Protein fingerprinting may serve as a complementary tool for the phylogenetic classification of heterocystous (Nostoc, Anabaena, Cylindrospermum, Aulosira and Tolypothrix) Cyanobacteria
S Mishra, P Bhargava, R Rai, Y Mishra, T Zotta, E Parente, L Rai
16s rrna gene, cyanobacteria, maximum-parsimony, protein fingerprinting sodium-dodecyl sulphate polyacrylamide gel electrophoresis
S Mishra, P Bhargava, R Rai, Y Mishra, T Zotta, E Parente, L Rai. Protein fingerprinting may serve as a complementary tool for the phylogenetic classification of heterocystous (Nostoc, Anabaena, Cylindrospermum, Aulosira and Tolypothrix) Cyanobacteria. The Internet Journal of Microbiology. 2008 Volume 7 Number 2.
A combination of morphology, SDS-PAGE, 16S rRNA gene and the fuzzy approach has been used for the first time to attest the phylogenetic affiliation of the cyanobacterial species such as
Cyanobacteria are the most widespread, photosynthetic prokaryotes with remarkable degrees of morphological and developmental diversity. Among the heterocystous cyanobacteria, Nostocalean strains are considered to be the most important component of the N2-fixing community in nutrient poor, arid and semiarid soils world wide (Doods
Cyanobacteria have been traditionally classified on the basis of their morphological and physiological characteristics (Gietler, 1932; Desikachary, 1959). However, morphology of the strains may change depending on environmental conditions and the diversity of the strains can be altered by selective culture conditions (Palinska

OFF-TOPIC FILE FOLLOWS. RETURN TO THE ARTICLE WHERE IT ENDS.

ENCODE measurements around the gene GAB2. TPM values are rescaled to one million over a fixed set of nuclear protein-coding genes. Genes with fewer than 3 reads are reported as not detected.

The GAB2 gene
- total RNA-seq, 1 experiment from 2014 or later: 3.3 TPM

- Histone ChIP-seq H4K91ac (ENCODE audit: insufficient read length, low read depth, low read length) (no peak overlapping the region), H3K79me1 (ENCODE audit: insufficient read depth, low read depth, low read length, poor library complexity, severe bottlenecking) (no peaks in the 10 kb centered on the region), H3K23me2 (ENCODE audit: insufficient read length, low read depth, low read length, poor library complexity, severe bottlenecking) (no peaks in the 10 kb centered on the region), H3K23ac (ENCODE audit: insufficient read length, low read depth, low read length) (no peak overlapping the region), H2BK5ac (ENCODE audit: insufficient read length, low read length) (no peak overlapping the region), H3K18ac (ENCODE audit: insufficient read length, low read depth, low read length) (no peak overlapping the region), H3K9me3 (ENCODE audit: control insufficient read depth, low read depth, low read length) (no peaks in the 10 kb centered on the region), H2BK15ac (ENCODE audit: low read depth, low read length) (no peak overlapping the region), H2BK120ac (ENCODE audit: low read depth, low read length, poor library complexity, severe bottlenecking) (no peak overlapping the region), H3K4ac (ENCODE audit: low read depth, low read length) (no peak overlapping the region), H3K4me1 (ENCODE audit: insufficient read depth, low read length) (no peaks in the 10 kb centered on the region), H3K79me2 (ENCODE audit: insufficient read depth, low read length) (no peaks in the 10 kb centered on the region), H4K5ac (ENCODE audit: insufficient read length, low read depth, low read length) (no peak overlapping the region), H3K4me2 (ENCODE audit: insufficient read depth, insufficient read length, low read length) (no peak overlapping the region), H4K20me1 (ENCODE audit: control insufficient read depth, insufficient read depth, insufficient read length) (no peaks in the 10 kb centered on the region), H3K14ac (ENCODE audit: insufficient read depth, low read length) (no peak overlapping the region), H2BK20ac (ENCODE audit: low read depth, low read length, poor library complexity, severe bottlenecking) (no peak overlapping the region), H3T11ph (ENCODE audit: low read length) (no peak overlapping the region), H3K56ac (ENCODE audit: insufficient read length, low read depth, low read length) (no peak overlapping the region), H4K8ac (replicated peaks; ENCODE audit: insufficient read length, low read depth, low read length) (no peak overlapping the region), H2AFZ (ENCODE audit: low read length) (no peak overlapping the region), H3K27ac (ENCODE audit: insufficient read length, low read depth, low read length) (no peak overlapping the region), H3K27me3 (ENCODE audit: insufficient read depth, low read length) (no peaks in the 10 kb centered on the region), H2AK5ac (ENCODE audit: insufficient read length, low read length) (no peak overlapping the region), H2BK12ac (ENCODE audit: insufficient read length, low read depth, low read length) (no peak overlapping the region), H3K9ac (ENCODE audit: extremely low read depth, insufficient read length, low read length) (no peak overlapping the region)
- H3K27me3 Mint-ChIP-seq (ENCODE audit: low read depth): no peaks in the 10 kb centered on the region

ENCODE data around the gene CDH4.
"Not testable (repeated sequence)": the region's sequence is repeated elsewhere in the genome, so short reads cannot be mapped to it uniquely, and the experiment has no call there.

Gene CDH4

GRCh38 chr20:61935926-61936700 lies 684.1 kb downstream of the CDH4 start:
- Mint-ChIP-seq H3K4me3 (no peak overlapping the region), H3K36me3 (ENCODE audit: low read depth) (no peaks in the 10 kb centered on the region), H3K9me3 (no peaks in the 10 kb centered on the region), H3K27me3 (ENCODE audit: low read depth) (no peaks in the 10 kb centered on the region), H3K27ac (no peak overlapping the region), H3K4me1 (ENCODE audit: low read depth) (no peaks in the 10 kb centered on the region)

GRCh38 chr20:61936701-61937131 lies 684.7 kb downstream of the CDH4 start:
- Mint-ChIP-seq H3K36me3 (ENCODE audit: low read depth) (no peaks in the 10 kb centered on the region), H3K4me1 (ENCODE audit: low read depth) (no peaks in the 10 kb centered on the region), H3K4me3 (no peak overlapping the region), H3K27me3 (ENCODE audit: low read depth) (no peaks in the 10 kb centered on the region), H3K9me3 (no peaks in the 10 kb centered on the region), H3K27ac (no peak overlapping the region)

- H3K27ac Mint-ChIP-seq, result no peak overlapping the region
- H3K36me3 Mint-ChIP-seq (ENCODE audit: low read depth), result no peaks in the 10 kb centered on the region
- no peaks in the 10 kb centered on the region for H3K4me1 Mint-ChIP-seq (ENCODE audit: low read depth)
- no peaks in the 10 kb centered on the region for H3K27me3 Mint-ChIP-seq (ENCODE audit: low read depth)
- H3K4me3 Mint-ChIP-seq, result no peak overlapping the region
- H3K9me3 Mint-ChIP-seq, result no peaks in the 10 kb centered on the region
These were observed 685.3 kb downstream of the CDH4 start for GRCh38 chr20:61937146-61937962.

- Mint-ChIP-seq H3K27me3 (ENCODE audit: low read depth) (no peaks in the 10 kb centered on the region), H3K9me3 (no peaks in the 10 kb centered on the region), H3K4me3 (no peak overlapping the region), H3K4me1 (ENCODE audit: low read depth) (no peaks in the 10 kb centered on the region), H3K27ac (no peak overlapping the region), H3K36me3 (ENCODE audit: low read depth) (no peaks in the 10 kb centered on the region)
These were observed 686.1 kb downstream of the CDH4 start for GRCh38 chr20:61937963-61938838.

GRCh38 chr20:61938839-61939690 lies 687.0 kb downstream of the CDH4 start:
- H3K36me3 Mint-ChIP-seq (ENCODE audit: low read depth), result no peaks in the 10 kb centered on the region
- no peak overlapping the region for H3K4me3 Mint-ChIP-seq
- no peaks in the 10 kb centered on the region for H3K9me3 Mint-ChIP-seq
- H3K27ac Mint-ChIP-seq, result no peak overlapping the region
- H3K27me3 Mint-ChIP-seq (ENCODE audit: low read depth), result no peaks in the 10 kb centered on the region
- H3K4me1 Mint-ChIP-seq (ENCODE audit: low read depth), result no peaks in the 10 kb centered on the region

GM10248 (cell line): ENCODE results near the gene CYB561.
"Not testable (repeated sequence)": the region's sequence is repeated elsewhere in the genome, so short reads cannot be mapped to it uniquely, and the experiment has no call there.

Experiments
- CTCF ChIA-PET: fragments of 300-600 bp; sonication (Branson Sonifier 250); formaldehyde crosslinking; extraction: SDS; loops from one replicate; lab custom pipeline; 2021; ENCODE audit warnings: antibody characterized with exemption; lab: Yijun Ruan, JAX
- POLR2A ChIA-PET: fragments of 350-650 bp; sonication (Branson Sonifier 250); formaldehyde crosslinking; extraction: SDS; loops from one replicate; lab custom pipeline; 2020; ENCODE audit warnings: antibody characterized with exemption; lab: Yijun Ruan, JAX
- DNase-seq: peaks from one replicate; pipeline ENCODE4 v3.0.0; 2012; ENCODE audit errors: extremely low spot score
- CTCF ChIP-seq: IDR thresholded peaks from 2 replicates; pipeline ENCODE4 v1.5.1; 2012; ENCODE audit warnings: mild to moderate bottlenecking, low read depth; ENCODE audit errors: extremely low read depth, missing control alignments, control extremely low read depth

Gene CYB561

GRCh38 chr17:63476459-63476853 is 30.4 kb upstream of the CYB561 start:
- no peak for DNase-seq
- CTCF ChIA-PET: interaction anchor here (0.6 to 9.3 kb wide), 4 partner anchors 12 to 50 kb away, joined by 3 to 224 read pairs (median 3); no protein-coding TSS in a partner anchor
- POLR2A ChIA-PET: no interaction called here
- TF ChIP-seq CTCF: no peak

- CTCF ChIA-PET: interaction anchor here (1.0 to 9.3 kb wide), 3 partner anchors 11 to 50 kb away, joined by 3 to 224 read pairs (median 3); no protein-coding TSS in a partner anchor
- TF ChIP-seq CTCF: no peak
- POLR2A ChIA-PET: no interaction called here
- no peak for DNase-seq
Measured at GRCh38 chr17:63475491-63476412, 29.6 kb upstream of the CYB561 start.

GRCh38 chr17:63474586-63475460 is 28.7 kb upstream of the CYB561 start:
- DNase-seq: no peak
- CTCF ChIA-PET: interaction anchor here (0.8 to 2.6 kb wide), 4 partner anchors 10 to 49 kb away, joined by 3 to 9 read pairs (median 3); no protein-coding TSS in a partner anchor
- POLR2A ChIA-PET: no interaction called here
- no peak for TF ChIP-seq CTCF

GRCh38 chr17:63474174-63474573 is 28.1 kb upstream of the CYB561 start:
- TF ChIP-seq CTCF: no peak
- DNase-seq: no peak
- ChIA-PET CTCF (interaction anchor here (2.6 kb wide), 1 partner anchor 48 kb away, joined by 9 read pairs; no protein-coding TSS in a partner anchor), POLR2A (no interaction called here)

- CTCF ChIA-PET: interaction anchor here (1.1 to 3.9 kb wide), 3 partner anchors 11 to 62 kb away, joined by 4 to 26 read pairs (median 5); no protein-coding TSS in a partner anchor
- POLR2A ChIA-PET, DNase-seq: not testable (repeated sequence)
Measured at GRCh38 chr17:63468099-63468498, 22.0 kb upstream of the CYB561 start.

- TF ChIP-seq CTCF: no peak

SDS-PAGE whole cell protein pattern analysis has emerged as a powerful tool for bacterial identification having the advantages of being fairly fast and easy and, when performed under highly standardized conditions, it offers a better taxonomic resolution at species or subspecies level (Vandamme
The logistic weighting function is a procedure which transforms complex electrophoretic patterns consisting of two vectors of data (molecular weight and band intensities) with varying length into a single vector of fixed length consisting of band intensities accumulated in classes of molecular weight. This data reduction by logistic weighting function provides better cluster pattern as compared to commercial software like diversity database. This approach has already been utilized in case of bacteria (Piraino